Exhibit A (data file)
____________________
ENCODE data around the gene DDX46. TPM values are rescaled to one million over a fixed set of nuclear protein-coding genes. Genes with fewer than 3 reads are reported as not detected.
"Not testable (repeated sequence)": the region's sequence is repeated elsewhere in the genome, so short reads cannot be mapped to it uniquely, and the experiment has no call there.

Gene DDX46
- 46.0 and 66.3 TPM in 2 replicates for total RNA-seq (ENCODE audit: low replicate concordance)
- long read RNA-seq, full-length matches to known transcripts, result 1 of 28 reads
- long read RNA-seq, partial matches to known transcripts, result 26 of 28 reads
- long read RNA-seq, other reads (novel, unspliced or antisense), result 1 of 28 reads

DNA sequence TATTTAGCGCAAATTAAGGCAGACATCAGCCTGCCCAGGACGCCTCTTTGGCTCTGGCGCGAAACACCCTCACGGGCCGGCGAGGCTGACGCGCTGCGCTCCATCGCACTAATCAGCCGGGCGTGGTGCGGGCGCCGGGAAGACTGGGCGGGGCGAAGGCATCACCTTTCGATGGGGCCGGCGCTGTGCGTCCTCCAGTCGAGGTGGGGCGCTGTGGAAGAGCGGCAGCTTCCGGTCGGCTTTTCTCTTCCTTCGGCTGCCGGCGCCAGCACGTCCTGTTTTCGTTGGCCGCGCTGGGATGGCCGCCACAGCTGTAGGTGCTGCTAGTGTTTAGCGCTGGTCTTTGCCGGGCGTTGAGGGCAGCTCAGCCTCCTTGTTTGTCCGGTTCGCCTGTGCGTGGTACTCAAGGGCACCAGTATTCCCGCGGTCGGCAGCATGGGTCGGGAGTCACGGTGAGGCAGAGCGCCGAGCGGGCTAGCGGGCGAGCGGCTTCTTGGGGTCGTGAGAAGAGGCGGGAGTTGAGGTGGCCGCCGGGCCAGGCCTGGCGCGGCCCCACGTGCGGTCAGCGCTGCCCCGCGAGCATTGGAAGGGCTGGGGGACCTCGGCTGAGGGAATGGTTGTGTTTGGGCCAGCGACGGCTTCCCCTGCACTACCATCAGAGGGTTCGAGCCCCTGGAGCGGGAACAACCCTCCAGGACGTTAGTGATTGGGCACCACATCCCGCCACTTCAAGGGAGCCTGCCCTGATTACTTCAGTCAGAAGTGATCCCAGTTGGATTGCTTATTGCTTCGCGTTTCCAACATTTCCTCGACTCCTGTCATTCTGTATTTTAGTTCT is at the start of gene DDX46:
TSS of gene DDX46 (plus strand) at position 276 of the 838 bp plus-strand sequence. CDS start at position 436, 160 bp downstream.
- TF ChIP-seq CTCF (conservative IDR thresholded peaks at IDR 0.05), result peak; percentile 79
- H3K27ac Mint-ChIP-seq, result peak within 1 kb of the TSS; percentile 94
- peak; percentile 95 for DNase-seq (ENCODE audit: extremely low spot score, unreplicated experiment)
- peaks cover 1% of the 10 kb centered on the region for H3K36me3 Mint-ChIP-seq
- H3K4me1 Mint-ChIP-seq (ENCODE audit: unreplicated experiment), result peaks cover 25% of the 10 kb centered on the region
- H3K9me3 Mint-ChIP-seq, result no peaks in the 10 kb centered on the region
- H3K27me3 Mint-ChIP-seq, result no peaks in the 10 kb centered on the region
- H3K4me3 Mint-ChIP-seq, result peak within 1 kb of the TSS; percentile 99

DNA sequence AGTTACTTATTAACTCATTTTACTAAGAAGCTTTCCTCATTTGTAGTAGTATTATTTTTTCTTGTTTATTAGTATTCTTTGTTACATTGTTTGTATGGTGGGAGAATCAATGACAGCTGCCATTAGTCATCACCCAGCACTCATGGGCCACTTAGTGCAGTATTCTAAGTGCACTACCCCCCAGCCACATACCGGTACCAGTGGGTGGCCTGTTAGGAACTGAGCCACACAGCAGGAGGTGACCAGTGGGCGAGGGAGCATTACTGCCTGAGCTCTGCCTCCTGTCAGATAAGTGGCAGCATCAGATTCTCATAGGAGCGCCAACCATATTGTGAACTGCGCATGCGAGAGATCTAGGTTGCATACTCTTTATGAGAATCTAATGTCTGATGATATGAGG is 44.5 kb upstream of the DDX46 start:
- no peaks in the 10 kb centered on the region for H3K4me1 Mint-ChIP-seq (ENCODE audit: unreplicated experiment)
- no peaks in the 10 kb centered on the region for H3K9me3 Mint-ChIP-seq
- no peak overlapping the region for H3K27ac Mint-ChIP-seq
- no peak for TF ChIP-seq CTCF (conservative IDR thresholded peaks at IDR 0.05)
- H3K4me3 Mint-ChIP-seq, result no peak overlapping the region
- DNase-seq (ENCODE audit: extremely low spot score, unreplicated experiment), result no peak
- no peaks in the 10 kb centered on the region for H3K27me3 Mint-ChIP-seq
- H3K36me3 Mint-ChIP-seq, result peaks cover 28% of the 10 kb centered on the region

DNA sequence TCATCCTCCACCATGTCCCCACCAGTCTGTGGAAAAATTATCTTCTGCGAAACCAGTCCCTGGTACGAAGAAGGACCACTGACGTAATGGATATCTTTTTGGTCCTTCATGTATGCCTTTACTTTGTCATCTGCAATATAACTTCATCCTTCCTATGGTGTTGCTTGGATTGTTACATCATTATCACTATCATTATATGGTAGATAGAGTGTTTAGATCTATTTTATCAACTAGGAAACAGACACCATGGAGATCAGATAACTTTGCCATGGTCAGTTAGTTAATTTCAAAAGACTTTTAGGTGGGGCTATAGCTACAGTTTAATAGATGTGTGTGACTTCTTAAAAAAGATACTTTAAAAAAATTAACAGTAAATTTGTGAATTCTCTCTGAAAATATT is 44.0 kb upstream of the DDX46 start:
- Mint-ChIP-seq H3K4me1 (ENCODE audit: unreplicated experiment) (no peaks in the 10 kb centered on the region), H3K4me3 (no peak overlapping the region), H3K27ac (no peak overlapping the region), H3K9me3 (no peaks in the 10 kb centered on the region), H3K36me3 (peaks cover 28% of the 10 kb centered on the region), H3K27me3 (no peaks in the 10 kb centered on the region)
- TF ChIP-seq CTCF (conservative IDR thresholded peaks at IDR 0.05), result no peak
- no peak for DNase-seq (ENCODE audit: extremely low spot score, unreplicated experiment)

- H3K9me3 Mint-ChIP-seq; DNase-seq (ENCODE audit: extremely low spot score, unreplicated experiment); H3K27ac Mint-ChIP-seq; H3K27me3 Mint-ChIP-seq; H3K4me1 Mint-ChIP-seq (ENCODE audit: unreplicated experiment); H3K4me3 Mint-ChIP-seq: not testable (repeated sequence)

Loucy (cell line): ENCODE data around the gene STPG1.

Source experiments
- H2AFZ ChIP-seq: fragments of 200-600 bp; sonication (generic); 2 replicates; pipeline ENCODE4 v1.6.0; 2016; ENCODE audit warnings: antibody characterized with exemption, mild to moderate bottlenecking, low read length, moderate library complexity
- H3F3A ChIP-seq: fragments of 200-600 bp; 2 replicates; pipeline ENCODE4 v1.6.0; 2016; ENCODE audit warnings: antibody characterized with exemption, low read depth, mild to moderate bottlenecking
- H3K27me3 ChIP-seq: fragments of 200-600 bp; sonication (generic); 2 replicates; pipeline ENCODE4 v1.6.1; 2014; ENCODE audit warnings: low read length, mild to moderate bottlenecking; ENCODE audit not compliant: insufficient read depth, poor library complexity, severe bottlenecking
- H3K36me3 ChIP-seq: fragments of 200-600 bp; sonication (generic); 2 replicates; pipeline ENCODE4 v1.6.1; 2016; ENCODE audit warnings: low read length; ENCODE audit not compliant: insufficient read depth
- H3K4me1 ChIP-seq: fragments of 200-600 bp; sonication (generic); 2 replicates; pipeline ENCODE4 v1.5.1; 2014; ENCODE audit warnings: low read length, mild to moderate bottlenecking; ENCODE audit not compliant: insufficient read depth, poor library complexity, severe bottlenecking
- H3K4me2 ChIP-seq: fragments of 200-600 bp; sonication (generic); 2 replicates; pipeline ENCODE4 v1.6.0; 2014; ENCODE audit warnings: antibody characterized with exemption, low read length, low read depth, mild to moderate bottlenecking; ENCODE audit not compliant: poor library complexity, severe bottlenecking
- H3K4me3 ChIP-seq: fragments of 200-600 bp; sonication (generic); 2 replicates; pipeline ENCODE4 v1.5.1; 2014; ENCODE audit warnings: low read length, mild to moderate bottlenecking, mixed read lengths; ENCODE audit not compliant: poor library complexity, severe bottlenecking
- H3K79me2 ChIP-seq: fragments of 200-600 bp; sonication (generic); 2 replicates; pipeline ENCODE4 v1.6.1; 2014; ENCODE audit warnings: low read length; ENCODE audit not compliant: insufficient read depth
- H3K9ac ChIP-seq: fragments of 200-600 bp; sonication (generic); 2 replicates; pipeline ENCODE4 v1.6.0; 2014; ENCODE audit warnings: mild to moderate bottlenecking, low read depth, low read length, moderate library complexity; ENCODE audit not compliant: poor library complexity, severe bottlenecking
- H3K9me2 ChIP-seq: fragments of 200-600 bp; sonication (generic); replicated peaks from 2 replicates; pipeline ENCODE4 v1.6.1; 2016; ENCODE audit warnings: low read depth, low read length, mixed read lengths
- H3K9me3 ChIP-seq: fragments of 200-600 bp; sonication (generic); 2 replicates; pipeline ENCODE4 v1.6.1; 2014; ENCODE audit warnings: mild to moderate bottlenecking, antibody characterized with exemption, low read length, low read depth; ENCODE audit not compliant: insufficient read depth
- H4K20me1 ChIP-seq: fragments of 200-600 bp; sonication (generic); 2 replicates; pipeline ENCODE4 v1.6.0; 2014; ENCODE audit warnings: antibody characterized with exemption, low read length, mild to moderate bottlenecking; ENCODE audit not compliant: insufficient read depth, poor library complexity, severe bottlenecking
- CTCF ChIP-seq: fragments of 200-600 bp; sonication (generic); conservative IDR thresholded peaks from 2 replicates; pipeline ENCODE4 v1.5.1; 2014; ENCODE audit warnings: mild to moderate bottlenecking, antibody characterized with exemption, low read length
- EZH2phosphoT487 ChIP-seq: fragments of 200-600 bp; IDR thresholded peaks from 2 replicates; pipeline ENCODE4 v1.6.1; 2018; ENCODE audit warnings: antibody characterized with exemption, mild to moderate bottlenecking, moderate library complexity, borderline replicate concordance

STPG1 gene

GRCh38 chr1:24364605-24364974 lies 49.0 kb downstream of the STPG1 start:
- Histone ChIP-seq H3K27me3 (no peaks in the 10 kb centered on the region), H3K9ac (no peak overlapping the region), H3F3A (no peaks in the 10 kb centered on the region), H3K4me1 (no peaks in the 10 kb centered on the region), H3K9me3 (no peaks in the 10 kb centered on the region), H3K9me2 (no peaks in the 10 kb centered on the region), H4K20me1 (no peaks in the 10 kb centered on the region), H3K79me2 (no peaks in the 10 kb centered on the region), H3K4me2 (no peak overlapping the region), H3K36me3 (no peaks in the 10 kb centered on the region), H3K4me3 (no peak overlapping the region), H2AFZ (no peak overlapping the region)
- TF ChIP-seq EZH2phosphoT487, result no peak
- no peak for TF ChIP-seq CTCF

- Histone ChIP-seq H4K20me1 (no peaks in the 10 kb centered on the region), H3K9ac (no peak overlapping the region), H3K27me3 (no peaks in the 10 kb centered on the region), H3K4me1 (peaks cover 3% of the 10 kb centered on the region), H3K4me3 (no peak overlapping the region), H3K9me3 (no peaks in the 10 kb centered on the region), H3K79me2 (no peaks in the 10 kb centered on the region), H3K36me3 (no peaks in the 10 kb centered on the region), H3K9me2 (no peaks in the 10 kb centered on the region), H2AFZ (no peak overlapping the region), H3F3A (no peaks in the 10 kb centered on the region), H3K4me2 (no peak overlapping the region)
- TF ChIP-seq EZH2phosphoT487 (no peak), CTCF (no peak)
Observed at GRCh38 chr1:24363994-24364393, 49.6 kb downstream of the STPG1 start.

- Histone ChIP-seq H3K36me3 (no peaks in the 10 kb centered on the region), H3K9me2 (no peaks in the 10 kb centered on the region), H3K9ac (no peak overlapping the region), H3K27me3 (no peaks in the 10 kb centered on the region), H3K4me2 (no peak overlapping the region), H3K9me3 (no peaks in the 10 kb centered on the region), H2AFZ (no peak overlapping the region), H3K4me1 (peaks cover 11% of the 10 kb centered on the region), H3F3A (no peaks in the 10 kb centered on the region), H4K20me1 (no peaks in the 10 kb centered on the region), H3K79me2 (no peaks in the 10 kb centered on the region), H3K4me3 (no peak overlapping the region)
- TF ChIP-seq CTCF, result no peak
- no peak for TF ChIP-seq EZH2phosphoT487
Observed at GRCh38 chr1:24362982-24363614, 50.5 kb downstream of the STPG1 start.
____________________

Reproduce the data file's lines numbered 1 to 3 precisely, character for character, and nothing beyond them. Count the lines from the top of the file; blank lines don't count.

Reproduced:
ENCODE data around the gene DDX46. TPM values are rescaled to one million over a fixed set of nuclear protein-coding genes. Genes with fewer than 3 reads are reported as not detected.
"Not testable (repeated sequence)": the region's sequence is repeated elsewhere in the genome, so short reads cannot be mapped to it uniquely, and the experiment has no call there.

Gene DDX46